Angry D.C. parents and teachers crowded City Council chambers Friday to complain about the layoffs of more than 300 teachers and school staff.
They demanded an explanation to accusations that teachers were abruptly taken from their classrooms. Some even claim that the firings targeted union members, outspoken teachers or veteran teachers.
D.C. Public Schools Chancellor Michelle Rhee insisted the layoffs were fair and necessary to balance the budget.
Mary Levy, a school activist for 30 years, finds the numbers being tossed around are confusing to follow.
"I have spent the last three weeks struggling to understand the facts behind the teacher firings. It is extraordinarily hard. It has never been so hard," said Levy.
D.C. Council Chairman Vincent Gray, who is weighing a run for mayor next year, contended budget cuts weren’t the cause of layoffs.
"I refuse to stand idly by and allow the city's young people to become victims of their own school system," he said.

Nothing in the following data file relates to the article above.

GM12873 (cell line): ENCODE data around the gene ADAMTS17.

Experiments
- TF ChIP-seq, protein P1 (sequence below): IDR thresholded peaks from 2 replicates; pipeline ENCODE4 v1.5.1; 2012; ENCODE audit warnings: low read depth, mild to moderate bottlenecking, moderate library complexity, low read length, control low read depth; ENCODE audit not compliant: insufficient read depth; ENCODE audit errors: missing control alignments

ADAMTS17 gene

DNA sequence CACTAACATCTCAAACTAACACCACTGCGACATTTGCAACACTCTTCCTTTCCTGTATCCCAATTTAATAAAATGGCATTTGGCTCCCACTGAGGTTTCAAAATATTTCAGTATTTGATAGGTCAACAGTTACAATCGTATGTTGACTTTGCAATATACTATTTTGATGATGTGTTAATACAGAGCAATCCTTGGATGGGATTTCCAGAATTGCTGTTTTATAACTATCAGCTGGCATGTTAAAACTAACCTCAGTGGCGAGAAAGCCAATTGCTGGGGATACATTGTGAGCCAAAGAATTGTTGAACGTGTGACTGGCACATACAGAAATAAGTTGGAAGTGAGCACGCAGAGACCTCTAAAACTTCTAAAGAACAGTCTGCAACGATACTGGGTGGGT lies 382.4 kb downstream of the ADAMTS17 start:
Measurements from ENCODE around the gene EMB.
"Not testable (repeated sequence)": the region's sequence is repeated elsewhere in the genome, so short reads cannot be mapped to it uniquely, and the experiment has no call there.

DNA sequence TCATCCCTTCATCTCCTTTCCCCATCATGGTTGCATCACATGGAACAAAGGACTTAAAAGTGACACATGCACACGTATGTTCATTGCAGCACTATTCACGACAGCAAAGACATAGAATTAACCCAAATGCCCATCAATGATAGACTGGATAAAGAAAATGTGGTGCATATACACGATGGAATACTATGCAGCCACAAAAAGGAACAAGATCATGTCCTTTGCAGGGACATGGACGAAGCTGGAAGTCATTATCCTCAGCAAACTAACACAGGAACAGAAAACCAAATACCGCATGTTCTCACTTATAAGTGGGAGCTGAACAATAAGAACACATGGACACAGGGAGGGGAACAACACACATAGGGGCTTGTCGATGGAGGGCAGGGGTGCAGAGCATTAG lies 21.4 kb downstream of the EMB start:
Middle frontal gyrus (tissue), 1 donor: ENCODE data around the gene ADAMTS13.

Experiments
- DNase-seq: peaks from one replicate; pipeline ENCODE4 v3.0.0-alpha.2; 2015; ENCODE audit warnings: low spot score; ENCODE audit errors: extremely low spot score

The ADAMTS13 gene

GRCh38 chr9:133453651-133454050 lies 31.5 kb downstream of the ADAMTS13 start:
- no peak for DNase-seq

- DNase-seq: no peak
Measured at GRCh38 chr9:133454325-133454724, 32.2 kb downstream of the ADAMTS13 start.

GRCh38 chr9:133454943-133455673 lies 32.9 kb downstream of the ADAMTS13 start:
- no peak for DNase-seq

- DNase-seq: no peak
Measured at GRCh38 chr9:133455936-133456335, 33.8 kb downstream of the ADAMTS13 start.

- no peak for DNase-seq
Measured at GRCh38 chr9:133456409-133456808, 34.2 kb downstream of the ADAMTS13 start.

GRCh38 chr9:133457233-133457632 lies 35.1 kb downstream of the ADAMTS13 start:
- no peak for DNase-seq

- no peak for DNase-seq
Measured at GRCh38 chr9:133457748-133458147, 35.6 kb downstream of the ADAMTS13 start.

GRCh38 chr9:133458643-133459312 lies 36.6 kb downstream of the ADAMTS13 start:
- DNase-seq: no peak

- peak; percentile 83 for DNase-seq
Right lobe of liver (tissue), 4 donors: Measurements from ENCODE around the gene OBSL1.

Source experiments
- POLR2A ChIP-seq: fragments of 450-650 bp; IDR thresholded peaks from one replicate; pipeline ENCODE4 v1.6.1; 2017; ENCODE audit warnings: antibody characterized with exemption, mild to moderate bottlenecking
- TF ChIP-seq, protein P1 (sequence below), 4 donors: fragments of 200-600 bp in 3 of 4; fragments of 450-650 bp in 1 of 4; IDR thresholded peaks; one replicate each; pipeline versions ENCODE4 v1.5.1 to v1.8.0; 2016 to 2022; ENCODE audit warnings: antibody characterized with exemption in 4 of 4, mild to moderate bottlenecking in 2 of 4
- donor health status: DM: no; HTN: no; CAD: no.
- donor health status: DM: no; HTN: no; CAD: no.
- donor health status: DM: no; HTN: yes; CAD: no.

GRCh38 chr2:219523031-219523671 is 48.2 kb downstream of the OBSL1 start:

Marion Barry, former mayor and current Ward 8 council member, was more blunt about his accusations.
"We've had these numbers thrown around. We've had this happen and this happen. And just say straight up, 'A lot of lies have been told,'" he said.
Some dismissed teachers said the firings came as a surprise.
"They told us we were to direct all of our students downstairs to the multi-purpose room. They didn't say for what. And while the students were watching this movie, the assistant principal walked over to people. And one at a time asked them into the office,” said Trace Norris.
Even though the City Council chambers were packed, there's no sign the council will reverse any of layoffs.
The City Council will meet again on Oct. 29 to address the teacher layoffs. Mayor Adrian Fenty and Rhee will give their input.